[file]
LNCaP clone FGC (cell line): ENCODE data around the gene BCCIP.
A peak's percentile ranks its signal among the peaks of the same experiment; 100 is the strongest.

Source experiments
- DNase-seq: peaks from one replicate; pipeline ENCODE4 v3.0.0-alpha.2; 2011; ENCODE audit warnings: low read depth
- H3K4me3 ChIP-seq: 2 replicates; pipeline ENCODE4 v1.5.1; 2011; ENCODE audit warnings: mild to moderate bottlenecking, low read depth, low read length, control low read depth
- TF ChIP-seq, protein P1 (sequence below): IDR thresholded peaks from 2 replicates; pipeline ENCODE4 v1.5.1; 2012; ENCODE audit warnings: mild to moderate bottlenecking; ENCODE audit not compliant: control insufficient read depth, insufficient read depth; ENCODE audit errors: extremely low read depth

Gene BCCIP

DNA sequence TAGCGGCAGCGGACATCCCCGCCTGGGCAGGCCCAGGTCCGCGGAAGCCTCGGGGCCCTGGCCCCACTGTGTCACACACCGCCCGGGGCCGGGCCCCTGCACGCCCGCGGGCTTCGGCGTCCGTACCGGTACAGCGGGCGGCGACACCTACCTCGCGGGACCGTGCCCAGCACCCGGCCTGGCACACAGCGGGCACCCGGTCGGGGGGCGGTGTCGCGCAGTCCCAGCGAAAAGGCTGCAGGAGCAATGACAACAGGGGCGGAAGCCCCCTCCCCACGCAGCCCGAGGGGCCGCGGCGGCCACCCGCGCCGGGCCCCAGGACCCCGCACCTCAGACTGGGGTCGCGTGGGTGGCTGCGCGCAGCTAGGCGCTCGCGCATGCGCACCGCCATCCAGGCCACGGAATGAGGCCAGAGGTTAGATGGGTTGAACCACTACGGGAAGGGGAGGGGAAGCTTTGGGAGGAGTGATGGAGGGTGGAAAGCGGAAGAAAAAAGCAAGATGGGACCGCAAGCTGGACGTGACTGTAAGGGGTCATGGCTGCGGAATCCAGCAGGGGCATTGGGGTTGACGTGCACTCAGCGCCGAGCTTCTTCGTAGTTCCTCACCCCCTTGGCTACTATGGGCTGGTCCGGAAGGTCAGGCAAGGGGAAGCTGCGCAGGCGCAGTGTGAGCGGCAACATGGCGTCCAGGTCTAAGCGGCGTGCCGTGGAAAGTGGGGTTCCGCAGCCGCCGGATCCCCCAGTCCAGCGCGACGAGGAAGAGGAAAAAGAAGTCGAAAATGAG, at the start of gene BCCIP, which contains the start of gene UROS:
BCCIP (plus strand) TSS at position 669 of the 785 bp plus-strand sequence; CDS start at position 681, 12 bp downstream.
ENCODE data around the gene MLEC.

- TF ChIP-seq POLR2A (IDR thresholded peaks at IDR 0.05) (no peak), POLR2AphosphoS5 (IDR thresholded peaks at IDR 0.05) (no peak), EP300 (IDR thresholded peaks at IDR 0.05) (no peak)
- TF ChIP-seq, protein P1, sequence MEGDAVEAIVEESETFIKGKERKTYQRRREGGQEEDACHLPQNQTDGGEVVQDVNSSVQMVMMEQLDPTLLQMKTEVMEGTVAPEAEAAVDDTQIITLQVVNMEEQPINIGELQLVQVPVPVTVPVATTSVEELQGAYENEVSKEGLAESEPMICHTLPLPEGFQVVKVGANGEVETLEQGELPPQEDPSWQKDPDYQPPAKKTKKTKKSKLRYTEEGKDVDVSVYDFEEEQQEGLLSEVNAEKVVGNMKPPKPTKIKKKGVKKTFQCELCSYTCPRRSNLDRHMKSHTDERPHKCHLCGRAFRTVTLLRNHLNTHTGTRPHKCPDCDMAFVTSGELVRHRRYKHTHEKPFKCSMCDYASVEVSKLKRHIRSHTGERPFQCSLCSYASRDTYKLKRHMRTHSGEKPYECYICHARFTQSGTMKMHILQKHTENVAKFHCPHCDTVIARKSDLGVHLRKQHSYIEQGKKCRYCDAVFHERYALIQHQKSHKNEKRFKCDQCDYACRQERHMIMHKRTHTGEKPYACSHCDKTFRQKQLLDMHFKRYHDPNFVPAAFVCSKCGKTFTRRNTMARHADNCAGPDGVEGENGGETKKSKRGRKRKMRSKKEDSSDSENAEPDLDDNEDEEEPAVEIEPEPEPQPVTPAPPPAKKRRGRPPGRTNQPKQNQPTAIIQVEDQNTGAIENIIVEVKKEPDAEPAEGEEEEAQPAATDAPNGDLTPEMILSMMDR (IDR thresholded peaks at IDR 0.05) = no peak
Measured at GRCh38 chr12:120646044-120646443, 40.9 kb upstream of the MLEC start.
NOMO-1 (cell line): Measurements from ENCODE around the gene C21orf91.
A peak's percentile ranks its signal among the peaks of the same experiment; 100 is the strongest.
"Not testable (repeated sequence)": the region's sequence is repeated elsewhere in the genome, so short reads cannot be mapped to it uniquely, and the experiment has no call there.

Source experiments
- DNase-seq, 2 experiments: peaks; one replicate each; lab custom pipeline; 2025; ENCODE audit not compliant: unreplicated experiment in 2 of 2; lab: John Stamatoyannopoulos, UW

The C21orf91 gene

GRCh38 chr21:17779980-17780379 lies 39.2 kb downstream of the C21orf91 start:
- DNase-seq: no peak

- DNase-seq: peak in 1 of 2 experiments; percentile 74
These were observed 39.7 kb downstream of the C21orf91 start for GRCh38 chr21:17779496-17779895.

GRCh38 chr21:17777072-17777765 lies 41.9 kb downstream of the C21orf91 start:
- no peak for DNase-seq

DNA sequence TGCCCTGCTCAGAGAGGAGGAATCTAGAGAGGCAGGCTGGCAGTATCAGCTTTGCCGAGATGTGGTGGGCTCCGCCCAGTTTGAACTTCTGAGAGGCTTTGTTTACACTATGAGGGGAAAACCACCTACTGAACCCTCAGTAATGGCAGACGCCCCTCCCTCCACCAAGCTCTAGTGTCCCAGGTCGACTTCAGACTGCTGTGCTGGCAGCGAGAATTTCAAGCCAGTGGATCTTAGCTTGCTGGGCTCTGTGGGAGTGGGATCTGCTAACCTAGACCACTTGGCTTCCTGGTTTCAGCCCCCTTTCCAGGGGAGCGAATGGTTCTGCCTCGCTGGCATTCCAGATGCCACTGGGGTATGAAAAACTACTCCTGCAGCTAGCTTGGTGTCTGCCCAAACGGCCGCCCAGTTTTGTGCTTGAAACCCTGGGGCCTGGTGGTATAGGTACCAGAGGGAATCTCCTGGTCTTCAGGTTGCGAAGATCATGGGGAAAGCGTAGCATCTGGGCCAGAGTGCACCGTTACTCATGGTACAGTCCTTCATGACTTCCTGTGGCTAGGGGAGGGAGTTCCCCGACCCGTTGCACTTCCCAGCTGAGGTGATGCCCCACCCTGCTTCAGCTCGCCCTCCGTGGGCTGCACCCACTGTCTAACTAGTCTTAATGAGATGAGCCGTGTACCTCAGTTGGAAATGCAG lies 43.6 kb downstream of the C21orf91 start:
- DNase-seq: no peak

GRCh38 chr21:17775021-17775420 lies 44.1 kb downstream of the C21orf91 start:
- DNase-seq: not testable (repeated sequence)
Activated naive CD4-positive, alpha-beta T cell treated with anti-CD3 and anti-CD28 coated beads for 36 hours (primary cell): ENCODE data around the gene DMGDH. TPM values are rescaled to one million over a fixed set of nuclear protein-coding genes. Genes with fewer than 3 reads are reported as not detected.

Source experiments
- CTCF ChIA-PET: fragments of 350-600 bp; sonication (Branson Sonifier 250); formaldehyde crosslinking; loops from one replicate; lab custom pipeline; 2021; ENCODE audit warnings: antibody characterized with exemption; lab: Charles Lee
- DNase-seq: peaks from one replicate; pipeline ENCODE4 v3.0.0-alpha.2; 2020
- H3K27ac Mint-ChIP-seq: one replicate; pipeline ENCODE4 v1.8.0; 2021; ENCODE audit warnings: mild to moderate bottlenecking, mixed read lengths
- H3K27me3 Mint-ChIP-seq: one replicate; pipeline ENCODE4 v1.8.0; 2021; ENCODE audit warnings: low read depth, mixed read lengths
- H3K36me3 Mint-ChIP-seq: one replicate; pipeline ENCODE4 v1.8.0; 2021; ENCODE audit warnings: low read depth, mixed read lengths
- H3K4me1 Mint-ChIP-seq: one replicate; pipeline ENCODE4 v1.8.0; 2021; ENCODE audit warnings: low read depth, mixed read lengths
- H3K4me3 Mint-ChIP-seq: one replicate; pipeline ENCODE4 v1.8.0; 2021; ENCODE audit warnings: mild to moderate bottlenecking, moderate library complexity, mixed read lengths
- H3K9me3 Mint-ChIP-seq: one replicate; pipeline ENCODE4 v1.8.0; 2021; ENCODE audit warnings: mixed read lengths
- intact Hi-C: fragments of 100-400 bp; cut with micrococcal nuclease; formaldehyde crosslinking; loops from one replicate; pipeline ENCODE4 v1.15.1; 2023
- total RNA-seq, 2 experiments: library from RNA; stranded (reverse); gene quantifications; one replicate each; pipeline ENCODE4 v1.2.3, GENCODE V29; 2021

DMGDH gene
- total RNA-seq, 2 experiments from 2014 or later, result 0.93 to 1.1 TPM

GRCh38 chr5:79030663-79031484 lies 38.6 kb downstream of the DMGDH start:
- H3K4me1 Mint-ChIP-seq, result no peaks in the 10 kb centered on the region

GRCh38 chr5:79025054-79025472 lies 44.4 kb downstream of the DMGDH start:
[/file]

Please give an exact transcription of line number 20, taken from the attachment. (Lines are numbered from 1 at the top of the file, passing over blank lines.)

GRCh38 chr21:17779980-17780379 lies 39.2 kb downstream of the C21orf91 start: